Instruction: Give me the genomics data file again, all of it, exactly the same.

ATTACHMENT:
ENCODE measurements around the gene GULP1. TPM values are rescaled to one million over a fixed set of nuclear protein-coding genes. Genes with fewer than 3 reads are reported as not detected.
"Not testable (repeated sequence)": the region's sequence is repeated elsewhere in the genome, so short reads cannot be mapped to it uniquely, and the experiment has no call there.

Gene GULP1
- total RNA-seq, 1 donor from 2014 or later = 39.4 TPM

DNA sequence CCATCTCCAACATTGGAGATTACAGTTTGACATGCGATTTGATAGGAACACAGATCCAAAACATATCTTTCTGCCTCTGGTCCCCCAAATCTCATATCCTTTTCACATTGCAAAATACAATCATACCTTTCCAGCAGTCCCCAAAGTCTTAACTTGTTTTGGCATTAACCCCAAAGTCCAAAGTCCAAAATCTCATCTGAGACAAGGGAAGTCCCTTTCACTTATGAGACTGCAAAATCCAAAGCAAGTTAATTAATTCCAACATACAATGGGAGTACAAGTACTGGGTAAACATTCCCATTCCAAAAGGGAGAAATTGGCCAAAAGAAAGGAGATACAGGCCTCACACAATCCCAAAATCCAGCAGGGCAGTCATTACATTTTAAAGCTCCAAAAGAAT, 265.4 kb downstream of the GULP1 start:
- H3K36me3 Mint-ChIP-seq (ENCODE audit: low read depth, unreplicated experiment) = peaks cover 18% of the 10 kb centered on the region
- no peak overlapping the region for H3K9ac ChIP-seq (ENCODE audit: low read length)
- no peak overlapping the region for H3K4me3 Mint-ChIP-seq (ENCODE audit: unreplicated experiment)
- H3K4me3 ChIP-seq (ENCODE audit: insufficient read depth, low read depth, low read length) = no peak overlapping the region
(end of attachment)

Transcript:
ENCODE measurements around the gene GULP1. TPM values are rescaled to one million over a fixed set of nuclear protein-coding genes. Genes with fewer than 3 reads are reported as not detected.
"Not testable (repeated sequence)": the region's sequence is repeated elsewhere in the genome, so short reads cannot be mapped to it uniquely, and the experiment has no call there.

Gene GULP1
- total RNA-seq, 1 donor from 2014 or later = 39.4 TPM

DNA sequence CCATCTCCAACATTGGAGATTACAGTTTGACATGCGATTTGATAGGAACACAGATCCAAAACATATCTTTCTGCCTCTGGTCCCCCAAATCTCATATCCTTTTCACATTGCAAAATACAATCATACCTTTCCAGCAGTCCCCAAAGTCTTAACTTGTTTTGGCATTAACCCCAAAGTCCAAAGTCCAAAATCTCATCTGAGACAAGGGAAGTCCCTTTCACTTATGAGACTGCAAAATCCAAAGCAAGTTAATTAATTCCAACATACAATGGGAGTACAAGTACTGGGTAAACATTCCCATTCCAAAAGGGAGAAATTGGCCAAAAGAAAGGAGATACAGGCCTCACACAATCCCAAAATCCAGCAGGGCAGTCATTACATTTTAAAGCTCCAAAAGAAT, 265.4 kb downstream of the GULP1 start:
- H3K36me3 Mint-ChIP-seq (ENCODE audit: low read depth, unreplicated experiment) = peaks cover 18% of the 10 kb centered on the region
- no peak overlapping the region for H3K9ac ChIP-seq (ENCODE audit: low read length)
- no peak overlapping the region for H3K4me3 Mint-ChIP-seq (ENCODE audit: unreplicated experiment)
- H3K4me3 ChIP-seq (ENCODE audit: insufficient read depth, low read depth, low read length) = no peak overlapping the region